Forage, Los Angeles

Perhaps more than any other city, Los Angeles makes informality chic, and no LA neighborhood does this better than Silver Lake, between Downtown and Hollywood. And within Silver Lake, Forage opened last year and has become the “it” spot. 

You have to seek Forage out. It’s got barely any street frontage along busy Sunset Boulevard, and once inside it’s glass-walled storefront, you order cafeteria style. You then tote your metal tray to the dining area overlooking the driveway and barely wide enough to ride two bikes through side by side. Take a seat on the single, simply varnished wooden banquette fronting the row of tables, or on what look like college surplus chairs on the other.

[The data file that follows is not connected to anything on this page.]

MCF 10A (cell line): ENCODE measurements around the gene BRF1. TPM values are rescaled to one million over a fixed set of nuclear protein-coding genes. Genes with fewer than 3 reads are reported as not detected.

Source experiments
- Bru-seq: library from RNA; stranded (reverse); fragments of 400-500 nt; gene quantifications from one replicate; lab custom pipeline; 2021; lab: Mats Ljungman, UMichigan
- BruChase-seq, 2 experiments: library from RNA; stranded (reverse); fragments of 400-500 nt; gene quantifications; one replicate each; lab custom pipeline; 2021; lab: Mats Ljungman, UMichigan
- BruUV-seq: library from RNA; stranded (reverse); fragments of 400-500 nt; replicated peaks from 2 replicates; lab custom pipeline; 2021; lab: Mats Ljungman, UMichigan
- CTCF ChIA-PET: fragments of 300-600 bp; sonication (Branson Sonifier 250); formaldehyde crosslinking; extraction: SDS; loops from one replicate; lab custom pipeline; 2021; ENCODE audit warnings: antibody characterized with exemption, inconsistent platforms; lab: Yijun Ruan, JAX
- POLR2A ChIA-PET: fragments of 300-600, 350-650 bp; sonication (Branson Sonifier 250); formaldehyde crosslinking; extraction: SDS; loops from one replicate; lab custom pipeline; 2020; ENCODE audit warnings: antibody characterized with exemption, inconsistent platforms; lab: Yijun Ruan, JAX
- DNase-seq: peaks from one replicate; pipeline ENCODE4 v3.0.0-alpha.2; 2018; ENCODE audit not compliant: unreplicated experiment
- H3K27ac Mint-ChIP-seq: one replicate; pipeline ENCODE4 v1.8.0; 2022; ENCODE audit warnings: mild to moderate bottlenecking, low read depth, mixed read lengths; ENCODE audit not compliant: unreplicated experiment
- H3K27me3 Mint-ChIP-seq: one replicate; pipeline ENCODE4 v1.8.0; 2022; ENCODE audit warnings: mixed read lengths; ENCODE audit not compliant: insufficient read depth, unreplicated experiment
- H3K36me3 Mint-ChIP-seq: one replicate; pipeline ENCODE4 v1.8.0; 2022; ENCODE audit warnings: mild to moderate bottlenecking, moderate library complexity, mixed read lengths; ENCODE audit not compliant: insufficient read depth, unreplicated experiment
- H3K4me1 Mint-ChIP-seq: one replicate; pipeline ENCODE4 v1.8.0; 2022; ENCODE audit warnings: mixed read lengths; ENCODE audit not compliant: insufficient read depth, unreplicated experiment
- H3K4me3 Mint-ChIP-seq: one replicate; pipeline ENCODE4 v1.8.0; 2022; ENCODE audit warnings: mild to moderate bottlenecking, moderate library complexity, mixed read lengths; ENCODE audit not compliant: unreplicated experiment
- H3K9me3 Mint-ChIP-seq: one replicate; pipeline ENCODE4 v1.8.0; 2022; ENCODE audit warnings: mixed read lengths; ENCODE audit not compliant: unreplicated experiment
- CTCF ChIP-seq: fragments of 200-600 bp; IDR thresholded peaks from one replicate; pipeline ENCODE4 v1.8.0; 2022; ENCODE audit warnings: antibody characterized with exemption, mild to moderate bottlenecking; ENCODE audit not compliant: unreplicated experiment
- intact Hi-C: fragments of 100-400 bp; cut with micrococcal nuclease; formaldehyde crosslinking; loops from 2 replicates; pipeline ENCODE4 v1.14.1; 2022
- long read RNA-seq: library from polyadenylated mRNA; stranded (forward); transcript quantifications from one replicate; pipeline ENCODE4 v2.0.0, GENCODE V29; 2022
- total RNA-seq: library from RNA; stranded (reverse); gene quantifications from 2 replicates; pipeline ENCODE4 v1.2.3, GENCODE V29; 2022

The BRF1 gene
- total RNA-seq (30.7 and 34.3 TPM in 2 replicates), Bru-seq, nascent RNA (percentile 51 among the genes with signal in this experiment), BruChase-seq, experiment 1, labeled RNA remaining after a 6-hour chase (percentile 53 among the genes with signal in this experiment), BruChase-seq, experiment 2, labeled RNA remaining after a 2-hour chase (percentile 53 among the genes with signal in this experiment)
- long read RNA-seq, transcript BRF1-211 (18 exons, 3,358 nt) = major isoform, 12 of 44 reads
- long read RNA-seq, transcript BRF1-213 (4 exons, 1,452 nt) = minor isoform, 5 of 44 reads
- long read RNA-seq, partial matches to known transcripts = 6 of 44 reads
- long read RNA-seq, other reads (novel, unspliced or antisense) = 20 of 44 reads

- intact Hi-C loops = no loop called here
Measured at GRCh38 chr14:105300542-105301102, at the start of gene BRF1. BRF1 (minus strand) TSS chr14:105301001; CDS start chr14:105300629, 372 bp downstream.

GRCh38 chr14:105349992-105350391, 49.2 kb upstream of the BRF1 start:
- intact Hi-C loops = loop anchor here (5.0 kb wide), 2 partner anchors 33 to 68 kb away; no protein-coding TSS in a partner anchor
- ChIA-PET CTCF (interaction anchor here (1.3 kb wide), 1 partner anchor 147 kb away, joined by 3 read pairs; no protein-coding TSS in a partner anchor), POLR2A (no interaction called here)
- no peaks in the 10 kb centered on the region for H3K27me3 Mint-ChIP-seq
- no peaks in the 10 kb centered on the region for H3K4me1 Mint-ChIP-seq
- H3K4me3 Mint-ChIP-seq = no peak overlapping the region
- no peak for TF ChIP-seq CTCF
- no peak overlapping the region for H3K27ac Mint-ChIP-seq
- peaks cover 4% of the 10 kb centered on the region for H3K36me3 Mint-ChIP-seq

Forage’s ever-evolving menu is assiduously locavore, with a chalkboard listing local farmers and “foragers” who supply the ingredients. My plate of “carrots and peas” was typical, tweaking this humble sounding dish by sauteeing both orange and golden carrots with green peas and slices of snow pea pods, leeks and green onions.

Forage’s macaroni and cheese – regularly on the menu – reminded me that most other macaroni and cheeses disappoint. The most famous dish, though, is the pork belly sandwich: a thin slice of meat, gently spiced and served with house-made aioli, and piled with shredded cabbage, mild jalapeno slices and a tomato slice so big and round it reminded me of a red moon.

It’s all served with the cheery friendliness of those who know they’re doing good work – minus the sanctimony. Even the takeout containers, recycled paper boxes delivered in compostable plastic bags made from corn, feel good for you.

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